Canine Interest You In Some Doggos?
HIGH Buying all new hats and accessories for the dogs.
LOW Finding out I was almost at the end of the game.
WTF A very weird bug that stretched my dogs to infinity (and beyond!)
Believe it or not, videogames can be simple affairs. Even though they frequently offer countless buttons to remember, moves to learn and strategies to analyze, simply amusing oneself doesn’t require all of this. Phogs! grasps simplicity and embraces it. With just two sticks and buttons, it’s the most entertaining title I’ve played in months.
Phogs! is a co-op puzzle adventure where the player moves a two-headed dog, and each head is controlled by a separate analogue stick. It’s a genius idea which makes co-op possible even with a single controller — a setup that enables crazed, close sessions of doggo action.
While each head is controlled by a stick, shoulder buttons act as ‘grab’ and ‘bark’ (which is also used for a small jump). The dogs’ movement feels appropriately spongy as they can extend their body sausage-style, but still remains fairly realistic, with a mostly-solid physics engine. It might take a while to get the basics down and playing with another person will also mean learning to communicate in order to correctly steer the dogs towards the end of each level, but it all works.
In each section, the dogs will have to solve various puzzles in order to progress, most of them involving the use of various items — actions like using water to inflate a pumpkin to jump on, lighting up an area to use a bridge, or successfully completing a series of minigames. The challenges are extremely varied and there’s a great amount of content to be discovered.
While the first few levels are on the easy side, the difficulty slowly ramps up as the dogs progress. For added challenge, it’s possible to hunt down golden bones hidden throughout the stages. These can be used as currency to buy new hats and accessories for the doggos, but they also represent a serious test of reflexes and intuition. The play isn’t punitive here, though — there are no lives or health bars in Phogs!, so perils like falling off the edge of a level will just reset the player a few seconds behind.
Graphically, Phogs! explodes with loud colors, a fairy-tale vibe and ultra-cute animations. The sound effects are also extremely memorable, even though a bouncier soundtrack would have gone better with the crazy adventure.
There isn’t really a story to Phogs! but ultimately, it doesn’t matter. The whole experience is overflowing with light-hearted, family-friendly energy which makes it ideal to play with children or as a perfect pick-me-up for the current times.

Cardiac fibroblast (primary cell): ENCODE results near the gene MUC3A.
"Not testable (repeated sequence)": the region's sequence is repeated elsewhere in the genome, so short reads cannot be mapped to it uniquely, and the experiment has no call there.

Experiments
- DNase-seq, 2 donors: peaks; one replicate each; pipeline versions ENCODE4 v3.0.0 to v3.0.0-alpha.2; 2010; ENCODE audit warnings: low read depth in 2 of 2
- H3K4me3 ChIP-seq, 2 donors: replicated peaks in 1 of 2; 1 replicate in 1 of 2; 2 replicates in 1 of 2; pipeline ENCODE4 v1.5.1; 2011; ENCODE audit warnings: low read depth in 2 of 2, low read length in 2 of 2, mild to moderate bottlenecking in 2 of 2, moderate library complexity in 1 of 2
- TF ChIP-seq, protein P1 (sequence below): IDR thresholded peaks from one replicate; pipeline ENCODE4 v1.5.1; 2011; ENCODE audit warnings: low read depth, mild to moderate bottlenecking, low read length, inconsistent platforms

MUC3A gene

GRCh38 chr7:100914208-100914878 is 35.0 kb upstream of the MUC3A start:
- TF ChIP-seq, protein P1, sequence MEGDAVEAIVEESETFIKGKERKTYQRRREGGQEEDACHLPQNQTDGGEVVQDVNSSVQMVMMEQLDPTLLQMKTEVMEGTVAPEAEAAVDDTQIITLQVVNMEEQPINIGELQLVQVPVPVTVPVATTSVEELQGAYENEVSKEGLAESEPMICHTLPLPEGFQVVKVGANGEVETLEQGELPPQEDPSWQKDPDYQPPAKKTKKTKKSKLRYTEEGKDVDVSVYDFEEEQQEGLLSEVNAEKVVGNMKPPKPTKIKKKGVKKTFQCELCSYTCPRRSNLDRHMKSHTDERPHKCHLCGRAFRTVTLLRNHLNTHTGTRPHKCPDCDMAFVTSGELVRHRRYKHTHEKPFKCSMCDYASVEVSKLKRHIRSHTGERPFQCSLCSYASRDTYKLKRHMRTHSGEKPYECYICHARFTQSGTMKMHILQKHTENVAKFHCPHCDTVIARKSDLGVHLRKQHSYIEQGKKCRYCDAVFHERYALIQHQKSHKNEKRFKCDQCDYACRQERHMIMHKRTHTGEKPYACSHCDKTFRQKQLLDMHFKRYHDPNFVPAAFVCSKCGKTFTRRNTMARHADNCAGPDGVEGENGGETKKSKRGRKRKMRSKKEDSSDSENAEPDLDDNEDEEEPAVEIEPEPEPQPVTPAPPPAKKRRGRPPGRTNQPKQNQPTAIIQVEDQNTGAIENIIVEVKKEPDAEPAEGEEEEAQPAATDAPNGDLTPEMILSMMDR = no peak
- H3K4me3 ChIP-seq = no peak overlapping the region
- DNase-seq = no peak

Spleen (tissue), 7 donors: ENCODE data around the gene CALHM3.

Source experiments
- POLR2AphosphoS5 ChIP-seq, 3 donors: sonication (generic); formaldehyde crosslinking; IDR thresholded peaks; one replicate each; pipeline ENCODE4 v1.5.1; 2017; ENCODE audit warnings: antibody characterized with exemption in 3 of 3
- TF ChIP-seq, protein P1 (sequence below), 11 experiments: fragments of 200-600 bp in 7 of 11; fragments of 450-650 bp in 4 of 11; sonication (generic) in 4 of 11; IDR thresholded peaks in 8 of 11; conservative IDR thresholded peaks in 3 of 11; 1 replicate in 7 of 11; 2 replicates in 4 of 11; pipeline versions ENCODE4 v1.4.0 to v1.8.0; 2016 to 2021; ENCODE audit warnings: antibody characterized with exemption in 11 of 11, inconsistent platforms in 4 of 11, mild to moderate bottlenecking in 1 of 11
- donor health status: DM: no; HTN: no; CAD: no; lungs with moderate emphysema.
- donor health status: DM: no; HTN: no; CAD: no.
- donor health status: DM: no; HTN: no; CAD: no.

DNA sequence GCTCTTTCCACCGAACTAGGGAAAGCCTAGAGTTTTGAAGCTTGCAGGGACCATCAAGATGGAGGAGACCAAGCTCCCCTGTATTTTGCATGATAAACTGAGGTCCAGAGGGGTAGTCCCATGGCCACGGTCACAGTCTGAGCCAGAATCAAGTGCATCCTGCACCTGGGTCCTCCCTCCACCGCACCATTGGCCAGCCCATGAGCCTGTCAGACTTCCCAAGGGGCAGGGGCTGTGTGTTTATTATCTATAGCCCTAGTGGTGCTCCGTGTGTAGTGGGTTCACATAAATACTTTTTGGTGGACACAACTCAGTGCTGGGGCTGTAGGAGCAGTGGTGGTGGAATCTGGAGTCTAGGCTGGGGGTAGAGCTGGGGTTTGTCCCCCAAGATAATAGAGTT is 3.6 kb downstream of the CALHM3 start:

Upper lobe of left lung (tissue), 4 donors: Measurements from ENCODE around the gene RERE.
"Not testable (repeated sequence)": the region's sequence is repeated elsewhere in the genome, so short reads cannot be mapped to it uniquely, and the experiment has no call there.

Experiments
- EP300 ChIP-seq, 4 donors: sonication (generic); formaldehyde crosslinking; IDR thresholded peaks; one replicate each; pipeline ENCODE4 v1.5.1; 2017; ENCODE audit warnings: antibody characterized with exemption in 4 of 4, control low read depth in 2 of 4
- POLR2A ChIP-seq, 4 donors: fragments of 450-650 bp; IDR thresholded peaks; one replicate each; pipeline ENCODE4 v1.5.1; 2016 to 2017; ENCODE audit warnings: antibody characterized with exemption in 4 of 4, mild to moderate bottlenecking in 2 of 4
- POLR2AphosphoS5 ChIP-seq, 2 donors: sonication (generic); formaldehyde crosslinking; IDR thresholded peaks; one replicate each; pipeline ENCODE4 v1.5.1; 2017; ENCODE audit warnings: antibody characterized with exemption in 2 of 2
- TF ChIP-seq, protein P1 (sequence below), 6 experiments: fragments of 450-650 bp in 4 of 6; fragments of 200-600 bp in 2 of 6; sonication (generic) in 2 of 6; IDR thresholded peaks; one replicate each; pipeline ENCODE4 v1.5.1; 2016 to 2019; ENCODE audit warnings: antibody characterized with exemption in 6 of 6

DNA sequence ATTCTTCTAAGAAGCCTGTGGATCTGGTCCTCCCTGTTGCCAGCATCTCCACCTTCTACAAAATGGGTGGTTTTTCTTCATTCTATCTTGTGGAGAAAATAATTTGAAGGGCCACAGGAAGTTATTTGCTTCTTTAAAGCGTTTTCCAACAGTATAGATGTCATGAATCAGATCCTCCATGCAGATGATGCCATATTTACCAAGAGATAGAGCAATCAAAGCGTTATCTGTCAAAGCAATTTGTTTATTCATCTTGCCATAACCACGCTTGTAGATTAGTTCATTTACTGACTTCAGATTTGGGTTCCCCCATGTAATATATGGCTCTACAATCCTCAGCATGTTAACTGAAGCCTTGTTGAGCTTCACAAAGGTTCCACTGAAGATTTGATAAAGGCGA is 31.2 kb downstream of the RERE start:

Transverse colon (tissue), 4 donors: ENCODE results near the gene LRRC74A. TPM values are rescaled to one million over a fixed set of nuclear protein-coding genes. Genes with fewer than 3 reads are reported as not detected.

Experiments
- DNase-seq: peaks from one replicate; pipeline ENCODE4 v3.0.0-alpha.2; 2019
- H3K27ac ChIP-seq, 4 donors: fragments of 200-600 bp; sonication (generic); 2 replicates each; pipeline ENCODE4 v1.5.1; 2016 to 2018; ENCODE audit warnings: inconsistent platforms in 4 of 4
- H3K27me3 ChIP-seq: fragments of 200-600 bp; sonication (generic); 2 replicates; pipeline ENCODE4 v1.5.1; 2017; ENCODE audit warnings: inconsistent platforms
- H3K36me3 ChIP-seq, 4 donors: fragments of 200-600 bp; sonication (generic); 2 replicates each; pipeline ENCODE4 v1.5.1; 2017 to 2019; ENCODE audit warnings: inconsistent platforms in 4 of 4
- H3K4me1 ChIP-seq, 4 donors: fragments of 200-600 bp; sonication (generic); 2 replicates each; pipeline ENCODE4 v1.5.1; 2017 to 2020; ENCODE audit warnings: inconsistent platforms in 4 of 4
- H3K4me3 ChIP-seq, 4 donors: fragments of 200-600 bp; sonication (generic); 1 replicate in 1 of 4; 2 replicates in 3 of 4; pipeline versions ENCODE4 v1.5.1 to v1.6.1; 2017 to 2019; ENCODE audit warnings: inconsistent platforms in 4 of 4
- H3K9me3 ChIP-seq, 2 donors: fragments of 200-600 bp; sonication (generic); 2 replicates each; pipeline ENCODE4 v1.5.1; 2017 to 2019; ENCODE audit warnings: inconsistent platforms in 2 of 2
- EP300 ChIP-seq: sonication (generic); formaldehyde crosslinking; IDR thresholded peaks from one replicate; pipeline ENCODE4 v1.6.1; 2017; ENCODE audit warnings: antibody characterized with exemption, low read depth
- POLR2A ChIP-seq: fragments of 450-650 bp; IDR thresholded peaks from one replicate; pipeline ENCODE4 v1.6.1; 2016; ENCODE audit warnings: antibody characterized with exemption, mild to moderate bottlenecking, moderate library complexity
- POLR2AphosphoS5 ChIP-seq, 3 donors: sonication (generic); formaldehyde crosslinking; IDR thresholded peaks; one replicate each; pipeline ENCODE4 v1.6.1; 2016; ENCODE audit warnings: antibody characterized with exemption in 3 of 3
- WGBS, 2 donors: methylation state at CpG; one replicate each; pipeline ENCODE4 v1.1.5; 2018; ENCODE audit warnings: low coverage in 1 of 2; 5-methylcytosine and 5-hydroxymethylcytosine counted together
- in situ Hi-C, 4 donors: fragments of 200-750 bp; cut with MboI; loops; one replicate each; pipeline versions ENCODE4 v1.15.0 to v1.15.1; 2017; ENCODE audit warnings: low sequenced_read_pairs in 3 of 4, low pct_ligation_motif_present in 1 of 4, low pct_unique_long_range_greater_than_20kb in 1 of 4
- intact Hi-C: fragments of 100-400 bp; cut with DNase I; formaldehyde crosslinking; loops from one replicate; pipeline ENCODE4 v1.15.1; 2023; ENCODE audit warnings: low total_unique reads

Anyone who’s after a colorful and quirky puzzle-platformer that just oozes personality, charm and cuteness will probably have a blast with Phogs!, and if there are kids around, then it’s absolutely recommended. Those who give it a shot will find inventive puzzles and charm galore — it’s an exquisite canine treat for humans to enjoy!
— Damiano Gerli
Disclosures: This game is developed by Bit Loom Games and published by Coatsink. It is currently available on PS4, XBO, PC and Switch. This copy of the game was obtained via publisher and reviewed on PS4. Approximately 8 hours of play were devoted to the single-player mode, and the game was completed. There are no multiplayer modes.
Parents: The game is rated E by the ESRB for Comic Mischief and Mild Fantasy Violence. I recommend parents play Phogs! with the kids as soon as they’re able to use a controller, they’re sure to have a blast with the fantasy content.
Colorblind Modes: There are no colorblind modes available in the options.
Deaf & Hard of Hearing Gamers: There is no story and the few objectives given by other characters are shown via images, so Phogs! is definitely fully accessible.
Remappable Controls: The controls are not remappable. In co-op mode with separate controllers, one stick moves one dog head and the shoulder buttons bark/jump (L1 or R1) and stretch the body (L2 or R2). In same-controller co-op, the DualShock is divided — the left stick and L1/L2 for one head, and the right stick and R1/R2 for the other head.
Years later, he got the idea that he was the most Sega-knowledgeable person in the world, so he opened a website in 1997, The Genesis Temple.
He's a sucker for great stories in gaming, he loves adventure and indie titles, but he never shies away from action and triple-A RPGs.
Damiano's been writing about videogames for 20 years, with no plans to stop. Say hi to him on Twitter at @damgentemp, or on his blog https://genesistemple.com (now dedicated to the history of video game design).